People looking at their phones

The Pros and Cons of Quitting Social Media

There’s a growing movement of doing social media detoxes. If you read Cal Newport’s Digital Minimalism. You’ll know why the author doesn’t have social media at all. I’m not one to be extreme as I have social media and I believe that it is an essential way to communicate with others. At the same time, I know of the dangers of checking my Instagram to see how many likes I got every 30 seconds. I’m going to leave the decision of whether to quit social media up to you. Here are some pros and the subsequent cons for quitting social media.

Too Much Information

Every notification popping up on your screen can feel like information overload. Content continues to flood in every minute in the form of written word, videos, images, and more. I’m sad to say that this blog post is a part of the noise. There’s no way you can read it, see it, hear it all, but you’re kind of expected to do it.

Missing Important Information

As mentioned above, social media is how a lot of people connect. A lot of events are planned and executed with social media. If you don’t have an account you risk not being invited to social events like parties, weddings, and even business events that you would have never been able to discover otherwise. You may say to yourself, “If someone really cared about me, they’d call.” Sure, in a perfect world. It’s actually not their fault that you decided to not use a medium that are using for communication. If you have a cell phone, but your friends want to make a Facebook event, you’re at fault for distancing yourself from the method of communication made by those close to you.

Presence in Real Life

You may not want to be on social media because you value face to face connections. I couldn’t tell you how many times I’ve gone to dinner with friends only to sit around the table with our phones out. Sometimes it’s best to be present with the people you are enjoying life with, but it’s hard with notifications buzzing in your pocket.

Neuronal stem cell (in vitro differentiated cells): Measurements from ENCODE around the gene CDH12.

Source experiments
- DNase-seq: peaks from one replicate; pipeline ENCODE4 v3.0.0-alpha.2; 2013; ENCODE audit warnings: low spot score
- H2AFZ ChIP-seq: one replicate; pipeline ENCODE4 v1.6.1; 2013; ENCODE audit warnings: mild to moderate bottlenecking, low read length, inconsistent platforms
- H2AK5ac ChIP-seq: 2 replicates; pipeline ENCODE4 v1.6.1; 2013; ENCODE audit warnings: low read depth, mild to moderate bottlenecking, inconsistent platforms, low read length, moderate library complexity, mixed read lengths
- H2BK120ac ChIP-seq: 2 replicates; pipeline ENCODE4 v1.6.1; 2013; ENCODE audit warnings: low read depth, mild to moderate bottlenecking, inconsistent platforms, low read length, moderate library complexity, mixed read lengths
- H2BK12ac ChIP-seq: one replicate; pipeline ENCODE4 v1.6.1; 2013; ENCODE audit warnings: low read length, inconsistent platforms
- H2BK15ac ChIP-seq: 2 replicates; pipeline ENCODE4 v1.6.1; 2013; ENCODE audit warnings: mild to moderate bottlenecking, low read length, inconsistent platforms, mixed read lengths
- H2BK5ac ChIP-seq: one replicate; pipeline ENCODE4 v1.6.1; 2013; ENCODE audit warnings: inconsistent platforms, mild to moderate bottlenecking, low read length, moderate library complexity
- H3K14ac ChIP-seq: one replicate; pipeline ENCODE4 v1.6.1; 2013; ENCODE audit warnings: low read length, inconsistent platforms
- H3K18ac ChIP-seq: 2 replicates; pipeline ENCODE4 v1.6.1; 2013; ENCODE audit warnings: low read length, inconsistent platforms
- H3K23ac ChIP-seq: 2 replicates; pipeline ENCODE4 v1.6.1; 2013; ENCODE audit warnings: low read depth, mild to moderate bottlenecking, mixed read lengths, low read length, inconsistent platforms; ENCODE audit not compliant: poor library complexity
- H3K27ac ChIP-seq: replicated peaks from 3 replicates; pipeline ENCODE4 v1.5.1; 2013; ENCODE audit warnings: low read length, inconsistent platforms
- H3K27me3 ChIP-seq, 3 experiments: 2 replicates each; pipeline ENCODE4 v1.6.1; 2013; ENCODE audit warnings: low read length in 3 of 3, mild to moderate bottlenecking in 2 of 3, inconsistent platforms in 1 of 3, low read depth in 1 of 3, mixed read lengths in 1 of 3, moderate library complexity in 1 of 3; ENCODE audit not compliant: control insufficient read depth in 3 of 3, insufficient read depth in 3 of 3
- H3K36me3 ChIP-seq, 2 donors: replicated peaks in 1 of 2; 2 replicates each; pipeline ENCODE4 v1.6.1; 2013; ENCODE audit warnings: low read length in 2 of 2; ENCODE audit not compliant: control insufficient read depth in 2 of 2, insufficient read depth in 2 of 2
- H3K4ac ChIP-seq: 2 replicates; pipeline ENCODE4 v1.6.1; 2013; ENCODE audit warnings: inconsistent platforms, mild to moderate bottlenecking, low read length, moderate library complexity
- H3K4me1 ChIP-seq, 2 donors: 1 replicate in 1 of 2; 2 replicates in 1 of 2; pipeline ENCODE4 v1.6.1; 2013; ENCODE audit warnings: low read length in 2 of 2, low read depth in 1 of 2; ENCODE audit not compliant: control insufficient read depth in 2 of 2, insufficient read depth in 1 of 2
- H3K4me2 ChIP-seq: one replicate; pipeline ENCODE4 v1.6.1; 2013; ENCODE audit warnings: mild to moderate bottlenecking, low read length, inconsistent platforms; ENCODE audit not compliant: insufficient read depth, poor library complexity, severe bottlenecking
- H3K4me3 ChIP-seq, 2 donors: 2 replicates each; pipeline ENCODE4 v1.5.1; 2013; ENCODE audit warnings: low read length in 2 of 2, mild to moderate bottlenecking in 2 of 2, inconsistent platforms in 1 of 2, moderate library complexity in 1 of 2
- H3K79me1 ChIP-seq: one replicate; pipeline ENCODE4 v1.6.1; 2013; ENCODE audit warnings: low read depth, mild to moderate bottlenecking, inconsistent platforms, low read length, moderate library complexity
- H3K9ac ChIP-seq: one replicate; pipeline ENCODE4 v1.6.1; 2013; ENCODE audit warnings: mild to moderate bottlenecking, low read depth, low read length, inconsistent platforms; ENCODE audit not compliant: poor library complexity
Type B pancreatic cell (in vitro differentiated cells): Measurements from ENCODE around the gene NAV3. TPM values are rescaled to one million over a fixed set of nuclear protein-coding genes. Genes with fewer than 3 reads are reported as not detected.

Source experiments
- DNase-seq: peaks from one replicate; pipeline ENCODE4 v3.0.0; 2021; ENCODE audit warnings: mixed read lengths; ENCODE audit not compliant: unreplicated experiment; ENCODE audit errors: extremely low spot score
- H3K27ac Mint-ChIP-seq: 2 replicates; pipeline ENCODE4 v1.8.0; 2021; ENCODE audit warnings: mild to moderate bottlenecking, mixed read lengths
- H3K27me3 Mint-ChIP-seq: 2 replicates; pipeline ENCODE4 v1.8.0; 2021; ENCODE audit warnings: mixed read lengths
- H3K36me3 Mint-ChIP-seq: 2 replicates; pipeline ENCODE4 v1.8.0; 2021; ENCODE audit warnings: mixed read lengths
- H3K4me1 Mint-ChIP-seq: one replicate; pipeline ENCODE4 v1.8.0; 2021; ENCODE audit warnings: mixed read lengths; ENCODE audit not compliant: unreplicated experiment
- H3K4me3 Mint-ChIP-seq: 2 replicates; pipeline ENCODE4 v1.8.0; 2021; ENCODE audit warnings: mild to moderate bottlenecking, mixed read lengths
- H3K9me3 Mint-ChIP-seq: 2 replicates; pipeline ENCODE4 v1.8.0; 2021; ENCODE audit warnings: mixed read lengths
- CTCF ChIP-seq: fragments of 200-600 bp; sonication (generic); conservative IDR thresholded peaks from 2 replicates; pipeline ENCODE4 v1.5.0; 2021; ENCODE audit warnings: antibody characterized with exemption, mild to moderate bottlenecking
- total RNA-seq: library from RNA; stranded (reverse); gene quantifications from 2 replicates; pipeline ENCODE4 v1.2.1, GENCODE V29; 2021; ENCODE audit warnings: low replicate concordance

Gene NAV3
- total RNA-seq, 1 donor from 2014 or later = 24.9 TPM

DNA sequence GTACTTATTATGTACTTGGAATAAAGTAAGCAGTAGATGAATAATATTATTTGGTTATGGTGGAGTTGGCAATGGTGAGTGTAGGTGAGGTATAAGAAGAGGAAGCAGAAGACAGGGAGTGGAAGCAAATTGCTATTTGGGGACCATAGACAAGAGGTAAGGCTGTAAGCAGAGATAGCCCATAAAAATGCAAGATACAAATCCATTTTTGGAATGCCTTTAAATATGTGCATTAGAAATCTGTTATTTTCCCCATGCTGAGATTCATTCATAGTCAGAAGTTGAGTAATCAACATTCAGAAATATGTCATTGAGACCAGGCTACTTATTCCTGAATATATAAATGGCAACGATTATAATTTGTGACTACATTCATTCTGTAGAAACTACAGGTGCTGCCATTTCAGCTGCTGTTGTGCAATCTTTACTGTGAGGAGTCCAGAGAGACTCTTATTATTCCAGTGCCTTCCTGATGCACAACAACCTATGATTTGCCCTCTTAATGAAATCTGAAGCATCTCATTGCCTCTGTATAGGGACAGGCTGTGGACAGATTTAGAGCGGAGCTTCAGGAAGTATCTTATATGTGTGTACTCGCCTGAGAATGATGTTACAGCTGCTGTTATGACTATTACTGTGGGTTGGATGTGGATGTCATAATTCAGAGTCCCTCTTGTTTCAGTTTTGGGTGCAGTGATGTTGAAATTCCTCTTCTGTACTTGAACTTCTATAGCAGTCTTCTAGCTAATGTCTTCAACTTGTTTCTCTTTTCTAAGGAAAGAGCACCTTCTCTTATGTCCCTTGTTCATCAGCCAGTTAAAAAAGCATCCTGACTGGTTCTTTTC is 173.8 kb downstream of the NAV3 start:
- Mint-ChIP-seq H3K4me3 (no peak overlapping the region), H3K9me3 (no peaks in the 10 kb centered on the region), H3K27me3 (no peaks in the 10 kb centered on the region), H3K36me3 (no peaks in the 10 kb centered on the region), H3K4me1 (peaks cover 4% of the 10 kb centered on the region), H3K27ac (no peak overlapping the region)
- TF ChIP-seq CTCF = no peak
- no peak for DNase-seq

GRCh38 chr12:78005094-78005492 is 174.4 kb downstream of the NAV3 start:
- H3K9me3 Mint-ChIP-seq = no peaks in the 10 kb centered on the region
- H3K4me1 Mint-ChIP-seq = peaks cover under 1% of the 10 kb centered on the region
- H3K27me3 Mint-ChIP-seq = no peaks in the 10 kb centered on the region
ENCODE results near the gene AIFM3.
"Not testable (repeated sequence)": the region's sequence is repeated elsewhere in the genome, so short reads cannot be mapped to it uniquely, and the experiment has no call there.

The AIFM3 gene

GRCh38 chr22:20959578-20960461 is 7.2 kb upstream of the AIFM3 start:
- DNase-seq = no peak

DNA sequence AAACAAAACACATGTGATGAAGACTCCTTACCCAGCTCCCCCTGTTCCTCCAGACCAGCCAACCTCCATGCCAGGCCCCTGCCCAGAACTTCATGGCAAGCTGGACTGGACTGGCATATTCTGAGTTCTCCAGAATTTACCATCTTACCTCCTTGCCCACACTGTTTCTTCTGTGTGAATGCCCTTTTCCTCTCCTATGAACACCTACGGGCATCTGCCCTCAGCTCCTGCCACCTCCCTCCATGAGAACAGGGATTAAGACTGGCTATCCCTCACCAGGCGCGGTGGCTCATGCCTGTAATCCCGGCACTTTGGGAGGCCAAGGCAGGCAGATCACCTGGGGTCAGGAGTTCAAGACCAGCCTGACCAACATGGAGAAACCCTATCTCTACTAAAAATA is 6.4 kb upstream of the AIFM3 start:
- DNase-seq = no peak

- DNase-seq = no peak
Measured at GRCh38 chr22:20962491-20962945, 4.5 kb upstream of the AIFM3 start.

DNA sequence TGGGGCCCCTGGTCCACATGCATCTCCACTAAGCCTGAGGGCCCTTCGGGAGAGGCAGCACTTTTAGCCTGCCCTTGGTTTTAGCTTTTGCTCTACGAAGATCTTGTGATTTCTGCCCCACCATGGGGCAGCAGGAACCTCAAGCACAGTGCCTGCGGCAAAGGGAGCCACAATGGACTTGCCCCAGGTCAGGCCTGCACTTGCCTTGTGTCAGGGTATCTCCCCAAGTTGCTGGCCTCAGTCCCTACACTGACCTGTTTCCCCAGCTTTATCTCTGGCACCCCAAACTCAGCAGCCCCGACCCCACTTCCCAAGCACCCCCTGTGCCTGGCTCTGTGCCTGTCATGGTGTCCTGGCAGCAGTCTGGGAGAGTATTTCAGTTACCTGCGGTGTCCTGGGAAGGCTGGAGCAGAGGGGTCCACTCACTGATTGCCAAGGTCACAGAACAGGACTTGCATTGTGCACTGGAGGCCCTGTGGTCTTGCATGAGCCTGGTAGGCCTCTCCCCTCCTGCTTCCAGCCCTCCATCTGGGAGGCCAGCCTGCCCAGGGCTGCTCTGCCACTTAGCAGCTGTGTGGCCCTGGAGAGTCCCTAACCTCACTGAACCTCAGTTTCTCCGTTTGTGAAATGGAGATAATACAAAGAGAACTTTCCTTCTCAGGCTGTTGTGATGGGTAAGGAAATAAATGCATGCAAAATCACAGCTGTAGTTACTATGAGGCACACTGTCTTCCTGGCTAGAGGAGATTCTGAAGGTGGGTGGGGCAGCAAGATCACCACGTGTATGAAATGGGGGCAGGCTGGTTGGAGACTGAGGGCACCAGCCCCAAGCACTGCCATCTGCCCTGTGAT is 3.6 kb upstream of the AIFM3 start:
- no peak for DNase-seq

Disconnection from Others

This follows up with our last consequence. Usually when you quit social media, it means you’re quitting one of the main sources to stay in contact with people. The time that you spend off of Twitter has to be replaced by something else. If you’re not initiating meetups (through your phone), and spending more time watching Netflix, you’re really not benefiting from disconnecting from social media.

Avoid Unwanted News

One thing I hate about Facebook is that it updates me on news I never wanted. you can try to avoid this, but friends may share the same ignorance you’re trying to avoid. The previous presidential election was a perfect case study of how a major event can be manipulated on social media. The consciousness of knowing what’s real and what’s fake and point out the fake can get annoying. Might as well turn it off altogether.

Stay Out of the Know

There’s one thing to avoid news and another to avoid all news. If something happens on social media and it comes up in a water cooler conversation, you run the risk of not being able to participate. There will also be a lot of cultural references, memes, jokes, and other pieces of information that you won’t see outside the major networks. This ignorance to what’s trending may cause a further divide.


Sometimes you have to take the good with the bad. I wouldn’t advise doing anything extreme like completely shutting off social media, just like I wouldn’t say to keep your eyes glued to your timeline. Everything should be done in moderation. If you see something you don’t like, don’t hit the nuclear button. It’s easy to unfollow or block the content that becomes a hindrance to you.